You create crash handlers through the magic of the SetUnhandledExceptionFilter API function. Amazingly, this functionality has been in Win32 since Microsoft Windows NT 3.5, but it's almost never mentioned in the documentation. At the time I wrote this chapter, in MSDN Online, this function was mentioned only eight times.

Needless to say, I find SetUnhandledExceptionFilter powerful. Just by looking at the function name—SetUnhandledExceptionFilter—you can probably guess what the function does. SetUnhandledExceptionFilter allows you to specify an unhandled exception filter function that should be called when an unhandled exception occurs in a process. The one parameter to SetUnhandledExceptionFilter is a pointer to an exception filter function that is called in the final_except block for the application. This exception filter returns the same value that any exception filter would return: EXCEPTION_EXECUTE_HANDLER, EXCEPTION_CONTINUE_EXECUTION, or exception_continue_search. You can do any exception handling you want in the exception filter, but you need to be careful about blown stacks in your exception filter. To be on the safe side, you might want to avoid any C run-time library calls as well as MFC. Although I'm obligated to warn you about these possibilities, I can assure you that the vast majority of your crashes will be access violations—you shouldn't have any problems if you write a complete crash handling system in your exception filter and exception handler, provided you check the exception reason first and avoid function calls when the stack is blown.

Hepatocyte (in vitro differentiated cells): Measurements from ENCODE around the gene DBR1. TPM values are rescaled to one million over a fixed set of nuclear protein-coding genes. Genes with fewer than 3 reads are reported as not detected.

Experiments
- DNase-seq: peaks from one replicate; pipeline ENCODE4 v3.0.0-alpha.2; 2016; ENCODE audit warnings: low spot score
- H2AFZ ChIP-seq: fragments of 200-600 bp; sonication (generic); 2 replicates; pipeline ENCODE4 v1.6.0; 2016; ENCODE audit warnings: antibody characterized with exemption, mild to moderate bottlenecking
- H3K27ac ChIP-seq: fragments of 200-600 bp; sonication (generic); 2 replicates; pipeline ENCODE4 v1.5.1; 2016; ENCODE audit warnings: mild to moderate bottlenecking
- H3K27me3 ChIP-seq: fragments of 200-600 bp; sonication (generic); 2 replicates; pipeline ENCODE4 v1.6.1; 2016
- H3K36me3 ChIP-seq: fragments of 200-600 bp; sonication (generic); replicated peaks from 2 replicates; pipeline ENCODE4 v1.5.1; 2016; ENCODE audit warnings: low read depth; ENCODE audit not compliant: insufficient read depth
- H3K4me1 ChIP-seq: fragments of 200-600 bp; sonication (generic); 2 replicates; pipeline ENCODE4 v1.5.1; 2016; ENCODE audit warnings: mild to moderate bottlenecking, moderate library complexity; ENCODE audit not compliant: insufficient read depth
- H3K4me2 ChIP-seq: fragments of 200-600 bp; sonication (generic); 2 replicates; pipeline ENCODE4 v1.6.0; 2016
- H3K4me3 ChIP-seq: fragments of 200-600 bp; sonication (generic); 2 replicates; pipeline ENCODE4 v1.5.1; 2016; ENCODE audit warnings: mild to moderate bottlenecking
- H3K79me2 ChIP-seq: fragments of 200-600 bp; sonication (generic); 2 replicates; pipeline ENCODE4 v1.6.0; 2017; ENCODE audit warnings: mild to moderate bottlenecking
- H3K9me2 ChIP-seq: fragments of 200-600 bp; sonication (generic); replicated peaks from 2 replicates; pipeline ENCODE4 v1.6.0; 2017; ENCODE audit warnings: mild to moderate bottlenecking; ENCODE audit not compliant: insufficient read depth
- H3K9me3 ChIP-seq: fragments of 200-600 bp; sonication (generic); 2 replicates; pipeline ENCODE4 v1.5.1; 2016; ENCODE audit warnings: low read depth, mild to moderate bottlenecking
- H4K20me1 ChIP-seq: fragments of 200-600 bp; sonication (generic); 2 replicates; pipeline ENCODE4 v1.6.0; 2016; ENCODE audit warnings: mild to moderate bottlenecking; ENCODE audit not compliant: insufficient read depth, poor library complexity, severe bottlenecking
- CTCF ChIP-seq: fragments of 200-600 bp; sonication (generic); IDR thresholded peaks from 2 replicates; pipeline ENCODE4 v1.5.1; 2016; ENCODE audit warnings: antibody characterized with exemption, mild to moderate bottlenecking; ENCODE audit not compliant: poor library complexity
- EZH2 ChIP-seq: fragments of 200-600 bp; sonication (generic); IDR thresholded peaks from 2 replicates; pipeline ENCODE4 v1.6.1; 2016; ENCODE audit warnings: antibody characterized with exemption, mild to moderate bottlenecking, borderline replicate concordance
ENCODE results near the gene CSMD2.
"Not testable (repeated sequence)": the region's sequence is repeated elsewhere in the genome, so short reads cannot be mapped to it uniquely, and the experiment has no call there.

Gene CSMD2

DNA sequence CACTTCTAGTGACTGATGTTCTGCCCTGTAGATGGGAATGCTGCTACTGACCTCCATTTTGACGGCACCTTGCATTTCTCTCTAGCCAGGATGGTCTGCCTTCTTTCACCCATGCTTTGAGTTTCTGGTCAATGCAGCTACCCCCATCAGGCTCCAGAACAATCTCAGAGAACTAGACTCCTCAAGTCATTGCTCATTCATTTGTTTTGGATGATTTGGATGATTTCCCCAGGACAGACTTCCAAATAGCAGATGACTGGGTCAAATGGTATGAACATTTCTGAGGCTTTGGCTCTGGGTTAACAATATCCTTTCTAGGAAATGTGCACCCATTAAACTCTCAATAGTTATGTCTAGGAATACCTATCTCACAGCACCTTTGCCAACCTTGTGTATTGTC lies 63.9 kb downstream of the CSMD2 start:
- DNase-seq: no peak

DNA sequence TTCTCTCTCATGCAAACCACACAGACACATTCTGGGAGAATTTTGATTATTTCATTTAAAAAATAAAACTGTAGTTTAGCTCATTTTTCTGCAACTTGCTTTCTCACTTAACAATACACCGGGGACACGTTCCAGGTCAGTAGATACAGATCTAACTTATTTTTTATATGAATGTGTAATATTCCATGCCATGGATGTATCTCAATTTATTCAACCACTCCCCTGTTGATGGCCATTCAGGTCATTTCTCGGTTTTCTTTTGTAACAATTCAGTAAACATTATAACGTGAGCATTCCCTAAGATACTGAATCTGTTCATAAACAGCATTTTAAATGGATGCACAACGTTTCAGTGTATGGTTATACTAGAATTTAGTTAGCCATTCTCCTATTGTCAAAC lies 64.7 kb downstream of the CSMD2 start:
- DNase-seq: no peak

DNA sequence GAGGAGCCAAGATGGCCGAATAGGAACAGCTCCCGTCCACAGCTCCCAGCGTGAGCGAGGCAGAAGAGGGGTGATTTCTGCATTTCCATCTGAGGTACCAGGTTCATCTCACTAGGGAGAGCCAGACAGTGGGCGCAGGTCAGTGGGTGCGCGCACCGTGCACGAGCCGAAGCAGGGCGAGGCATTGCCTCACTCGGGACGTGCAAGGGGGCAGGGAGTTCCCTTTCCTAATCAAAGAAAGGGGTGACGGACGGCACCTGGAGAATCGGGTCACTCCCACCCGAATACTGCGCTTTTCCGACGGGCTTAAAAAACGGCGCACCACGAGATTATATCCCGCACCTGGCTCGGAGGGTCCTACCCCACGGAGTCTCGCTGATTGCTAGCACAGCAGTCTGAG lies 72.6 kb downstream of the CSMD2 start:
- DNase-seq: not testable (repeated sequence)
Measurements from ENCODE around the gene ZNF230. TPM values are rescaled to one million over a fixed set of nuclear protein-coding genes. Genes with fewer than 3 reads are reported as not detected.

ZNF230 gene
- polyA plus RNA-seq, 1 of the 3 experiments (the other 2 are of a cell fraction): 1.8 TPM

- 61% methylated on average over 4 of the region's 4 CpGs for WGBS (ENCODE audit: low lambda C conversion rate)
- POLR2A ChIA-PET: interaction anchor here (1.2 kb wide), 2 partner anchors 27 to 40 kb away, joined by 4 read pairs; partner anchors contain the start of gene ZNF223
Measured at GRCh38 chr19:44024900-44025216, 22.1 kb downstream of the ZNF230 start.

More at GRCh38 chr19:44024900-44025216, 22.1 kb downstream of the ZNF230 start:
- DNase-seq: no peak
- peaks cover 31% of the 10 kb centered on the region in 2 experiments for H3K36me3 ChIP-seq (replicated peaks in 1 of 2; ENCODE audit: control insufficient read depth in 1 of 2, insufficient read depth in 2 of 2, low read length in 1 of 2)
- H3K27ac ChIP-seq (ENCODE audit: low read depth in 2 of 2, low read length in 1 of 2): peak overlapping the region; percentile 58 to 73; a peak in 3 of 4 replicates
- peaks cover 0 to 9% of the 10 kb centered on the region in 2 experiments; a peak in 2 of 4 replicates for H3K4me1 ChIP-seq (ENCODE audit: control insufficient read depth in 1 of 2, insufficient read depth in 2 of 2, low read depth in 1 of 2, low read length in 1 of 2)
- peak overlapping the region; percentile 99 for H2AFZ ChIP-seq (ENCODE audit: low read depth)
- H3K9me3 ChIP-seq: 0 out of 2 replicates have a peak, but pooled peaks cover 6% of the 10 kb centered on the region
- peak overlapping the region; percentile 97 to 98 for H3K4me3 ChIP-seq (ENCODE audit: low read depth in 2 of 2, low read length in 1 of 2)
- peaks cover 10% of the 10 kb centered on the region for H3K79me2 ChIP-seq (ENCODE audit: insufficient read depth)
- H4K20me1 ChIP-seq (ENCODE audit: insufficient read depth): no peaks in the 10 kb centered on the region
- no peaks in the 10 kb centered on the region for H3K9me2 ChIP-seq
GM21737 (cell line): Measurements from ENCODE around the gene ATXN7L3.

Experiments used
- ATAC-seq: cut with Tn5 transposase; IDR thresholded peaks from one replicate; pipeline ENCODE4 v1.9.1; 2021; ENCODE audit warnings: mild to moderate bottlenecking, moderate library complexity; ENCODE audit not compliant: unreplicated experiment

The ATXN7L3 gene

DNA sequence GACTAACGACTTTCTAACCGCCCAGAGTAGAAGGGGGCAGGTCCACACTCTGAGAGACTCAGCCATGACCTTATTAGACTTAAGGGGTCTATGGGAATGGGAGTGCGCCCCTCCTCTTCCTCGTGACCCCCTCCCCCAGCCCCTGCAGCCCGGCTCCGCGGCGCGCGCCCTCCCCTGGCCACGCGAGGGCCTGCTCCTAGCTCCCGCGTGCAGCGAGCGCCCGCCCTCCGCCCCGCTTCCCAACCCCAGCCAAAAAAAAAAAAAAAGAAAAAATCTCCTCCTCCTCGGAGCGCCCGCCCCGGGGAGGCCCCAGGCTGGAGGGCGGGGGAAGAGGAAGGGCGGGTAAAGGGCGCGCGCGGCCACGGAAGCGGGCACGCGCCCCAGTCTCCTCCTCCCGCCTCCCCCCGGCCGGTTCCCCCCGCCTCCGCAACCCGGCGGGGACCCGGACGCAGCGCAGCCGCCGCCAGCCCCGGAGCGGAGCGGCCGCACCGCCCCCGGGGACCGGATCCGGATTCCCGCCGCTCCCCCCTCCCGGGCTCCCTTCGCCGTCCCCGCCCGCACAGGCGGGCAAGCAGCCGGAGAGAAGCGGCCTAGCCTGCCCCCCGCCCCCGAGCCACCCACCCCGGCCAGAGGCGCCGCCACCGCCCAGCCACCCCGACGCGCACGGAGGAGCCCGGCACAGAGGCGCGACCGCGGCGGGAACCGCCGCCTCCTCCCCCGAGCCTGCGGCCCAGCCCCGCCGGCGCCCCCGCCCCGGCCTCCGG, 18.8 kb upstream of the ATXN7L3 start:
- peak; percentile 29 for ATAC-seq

Your exception filter also gets a pointer to an exception_pointers structure. In Listing 13-4, I'll present several routines that translate this structure for you. Because each company has different crash handler needs, I'll let you write your own.

You need to keep in mind a couple of issues when you're using SetUnhandledExceptionFilter. The first is that you can't use standard user-mode debuggers to debug any unhandled exception filter you set. This restriction actually makes sense, because the operating system needs to take over the final exception filter when running under a debugger so that the operating system can properly report the final crash to the debugger. However, it can make debugging your final crash handler a bit of a pain. One workaround you can use to debug your unhandled exception filter is to call it from a regular SEH exception filter. You can find an example of this workaround in the Baz function in BugslayerUtil\Tests\CrashHandler\CrashHandler.CPP, which is part of this book's source code.

Another issue is that the exception filter you specify by calling SetUnhandledExceptionFilter is global to your process. If you build the coolest crash handler in the world for your ActiveX control and the container crashes—even if it's not your fault—your crash handler will be executed. Don't let this possibility keep you from using SetUnhandledExceptionFilter, though. I have some code that might help you out.